Headlines from the SEC’s Private Fund Adviser Reforms
On August 23, the SEC voted to adopt final amendments to the Investment Advisers Act of 1940 that subject private fund advisers to a number of new requirements. The Rules also include an amendment to existing Rule 206(4)-7 under the Advisers Act that will require all registered investment advisers to document the results of their required annual compliance reviews in writing.
The final Private Fund Adviser Rules are divided into six distinct parts:
- Written Annual Compliance Review
- Quarterly Statement Rule
- Mandatory Annual Audit
- Adviser-led Secondaries Rule
- Restricted Activities Rule
- Preferential Treatment Rule.
Key items from the reforms that will affect only full SEC registrants (not Exempt Reporting Advisers) are set out below:
- Quarterly Statement Rule: a detailed quarterly statement requirement that includes the following information:
- for illiquid funds: performance information with and without the impact of “subscription facilities”
- for illiquid funds: 10 year track record
- Mandatory Annual Audit: an annual audit for each private fund managed by the adviser
- Adviser-led Secondaries Rule: fairness opinions OR valuation opinions for all adviser-led secondary transactions
- provide a summary of any business relationships and the valuation opinion to investors before they are offered participation in the secondary transaction
- written documentation of the annual review currently required by the Advisers Act.
Exempt Reporting Advisers AND Registered Advisers will face the following changes:
- new prohibited fees including:
- fees related to an investigation of the adviser unless BOTH disclosure AND consent are achieved from the investors
- fees related to a sanction resulting from an investigation under any circumstances
- regulatory examination or compliance fees and expenses (even when service providers are law firms or attorneys) unless disclosure is provided to investors
- reduction of an adviser clawback by the amount of certain taxes
- charging fees or expenses for a particular investment on a non-pro rata basis UNLESS the fee approach is fair and equitable and the adviser distributes a written notice of the non-pro rata fees and how it is fair and equitable
- borrowing or receiving credit from a private fund client
- preferential treatment prohibition
- preferential redemption terms unless required by law (or given to all investors)
- information about portfolio holdings unless given to all investors
- preferential treatment generally, unless disclosed to all investors
- legacy status is important to note, particularly for the preferential treatment pieces – had the SEC failed to offer this piece, offering documents would have required re-writes across the board to account for the preferential treatment and fee pieces.
Important insights from the adopting release
We have summarized below the areas that the SEC takes issue with regarding the current private fund operating environment:
Lack of transparency: the SEC frequently takes issue with this during examinations. The SEC explicitly states here that they believe that lack of full transparency for all investors regarding a fund’s operating environment, including fees, expenses and arrangements with individual investors, harms investors in private funds. Even prior to this new set of rules, the SEC had a range of evidence with which to pursue advisors for this lack of transparency. In theory, the Adviser’s Act already requires advisers to disclose any items that are material to an investors decision to invest in a private fund. Offering Memoranda and the ADV part II typically satisfied this criteria.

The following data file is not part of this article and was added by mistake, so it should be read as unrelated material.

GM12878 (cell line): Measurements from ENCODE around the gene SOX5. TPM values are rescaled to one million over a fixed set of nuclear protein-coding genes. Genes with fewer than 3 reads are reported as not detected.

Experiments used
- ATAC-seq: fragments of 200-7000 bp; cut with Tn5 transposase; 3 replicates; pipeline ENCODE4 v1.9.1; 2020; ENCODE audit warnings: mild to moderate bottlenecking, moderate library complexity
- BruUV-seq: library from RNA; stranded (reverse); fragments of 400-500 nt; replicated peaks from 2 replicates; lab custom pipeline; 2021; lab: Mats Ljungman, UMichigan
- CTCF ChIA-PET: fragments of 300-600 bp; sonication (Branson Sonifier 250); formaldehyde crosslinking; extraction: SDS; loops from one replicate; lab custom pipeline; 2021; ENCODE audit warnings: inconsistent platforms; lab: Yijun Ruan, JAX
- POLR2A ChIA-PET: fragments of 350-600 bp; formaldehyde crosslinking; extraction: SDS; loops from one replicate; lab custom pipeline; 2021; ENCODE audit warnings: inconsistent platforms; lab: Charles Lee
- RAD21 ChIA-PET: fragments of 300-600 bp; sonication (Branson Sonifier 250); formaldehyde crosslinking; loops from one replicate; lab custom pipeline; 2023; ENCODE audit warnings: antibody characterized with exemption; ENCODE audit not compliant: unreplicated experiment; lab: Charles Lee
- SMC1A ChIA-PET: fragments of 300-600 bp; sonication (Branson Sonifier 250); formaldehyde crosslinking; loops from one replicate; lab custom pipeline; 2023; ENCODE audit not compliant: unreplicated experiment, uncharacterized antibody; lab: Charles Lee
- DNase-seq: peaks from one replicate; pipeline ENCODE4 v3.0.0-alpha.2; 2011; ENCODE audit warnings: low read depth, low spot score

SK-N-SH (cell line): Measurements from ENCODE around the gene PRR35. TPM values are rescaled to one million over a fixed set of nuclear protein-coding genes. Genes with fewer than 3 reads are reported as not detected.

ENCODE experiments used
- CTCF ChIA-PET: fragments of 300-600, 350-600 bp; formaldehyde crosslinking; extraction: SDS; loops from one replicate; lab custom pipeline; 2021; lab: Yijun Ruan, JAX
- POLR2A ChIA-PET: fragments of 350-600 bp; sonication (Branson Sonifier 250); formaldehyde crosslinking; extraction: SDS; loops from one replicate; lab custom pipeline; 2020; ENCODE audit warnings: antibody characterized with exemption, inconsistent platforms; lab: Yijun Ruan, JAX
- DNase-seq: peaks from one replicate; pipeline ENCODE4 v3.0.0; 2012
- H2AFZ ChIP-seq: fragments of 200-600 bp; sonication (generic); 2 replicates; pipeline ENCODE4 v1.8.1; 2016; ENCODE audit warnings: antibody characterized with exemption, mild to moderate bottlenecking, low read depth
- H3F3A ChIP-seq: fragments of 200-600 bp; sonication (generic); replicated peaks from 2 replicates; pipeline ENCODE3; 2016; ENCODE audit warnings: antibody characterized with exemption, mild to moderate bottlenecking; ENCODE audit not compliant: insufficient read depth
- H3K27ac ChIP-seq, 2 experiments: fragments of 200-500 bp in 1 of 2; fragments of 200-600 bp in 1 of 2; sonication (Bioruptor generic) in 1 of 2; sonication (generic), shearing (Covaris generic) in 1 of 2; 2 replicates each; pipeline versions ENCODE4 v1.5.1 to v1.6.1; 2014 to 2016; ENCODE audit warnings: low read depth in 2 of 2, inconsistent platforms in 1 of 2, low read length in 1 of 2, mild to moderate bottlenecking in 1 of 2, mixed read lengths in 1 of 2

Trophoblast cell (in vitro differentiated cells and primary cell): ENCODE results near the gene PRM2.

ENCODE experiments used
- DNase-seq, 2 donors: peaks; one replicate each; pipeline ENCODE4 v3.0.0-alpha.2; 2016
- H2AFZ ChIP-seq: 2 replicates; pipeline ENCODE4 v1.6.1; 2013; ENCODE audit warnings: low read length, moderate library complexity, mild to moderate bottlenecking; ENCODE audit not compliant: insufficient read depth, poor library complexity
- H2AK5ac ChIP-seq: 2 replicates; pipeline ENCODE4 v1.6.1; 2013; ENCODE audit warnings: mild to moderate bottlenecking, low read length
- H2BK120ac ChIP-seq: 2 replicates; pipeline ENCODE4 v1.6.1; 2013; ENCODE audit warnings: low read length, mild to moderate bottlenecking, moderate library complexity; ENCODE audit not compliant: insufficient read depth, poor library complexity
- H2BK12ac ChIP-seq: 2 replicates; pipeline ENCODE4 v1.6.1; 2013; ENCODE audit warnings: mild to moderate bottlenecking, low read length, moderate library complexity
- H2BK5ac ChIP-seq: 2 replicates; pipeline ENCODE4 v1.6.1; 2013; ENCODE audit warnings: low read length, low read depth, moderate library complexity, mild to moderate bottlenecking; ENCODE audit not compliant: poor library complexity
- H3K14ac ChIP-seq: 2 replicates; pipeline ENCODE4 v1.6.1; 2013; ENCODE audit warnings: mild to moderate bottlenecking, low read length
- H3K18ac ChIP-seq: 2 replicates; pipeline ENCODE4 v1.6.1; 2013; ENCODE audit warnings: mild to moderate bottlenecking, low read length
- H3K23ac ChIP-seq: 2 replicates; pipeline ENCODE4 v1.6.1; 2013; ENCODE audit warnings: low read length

Conflicts of interest: again, the SEC had a range of evidence to pursue a private fund adviser for conflicts of interest that were undisclosed even prior to this rulemaking. The ADV itself requires full disclosure of an adviser’s conflicts, however, the SEC carried out a significant amount of work to the rules to help ensure that they could win cases without frequent court visits, if they believed that an adviser had an undisclosed conflict. They may have succeeded here, however, they were already drawing significant attention to this point during examinations.
Much relief from the worst: we saw a lot of relief from the worst possible outcomes. The industry lobbying efforts against ideas about strict liability have clearly been successful.
Effective and compliance dates
The New Rules will take effect 60 days after publication in the Federal Register (Effective Date) which was September 14, 2023, however, the SEC’s interpretations regarding how an adviser’s fiduciary duty applies to its private fund clients (as discussed in the Restricted Activities Rule section above) are effective immediately.
Compliance with the amendments to the Compliance Rule is required on the Effective Date – November 13, 2023.
Compliance with the (1.) Restricted Activities Rule, (2.) Preferential Treatment Rule and (3.) Adviser-Led Secondaries Rule will be required within 12 months of the Effective Date for advisers with $1.5 billion or more in private fund assets under management (September 14, 2024) and within 18 months of the Effective Date for advisers with less than $1.5 billion in private fund assets under management (March 14, 2025).
Compliance with the (4.) Quarterly Statement Rule and (5.) Audit Rule will be required within 18 months after the Effective Date (March 14, 2025).
How can Waystone Compliance Solutions help?
Our team of US compliance professionals are experts at managing SEC regulatory compliance programs, providing clear insight into how to meet the challenges of this complex rule.
If you would like more information on this topic or have any questions, please reach out to our US Compliance Solutions team today.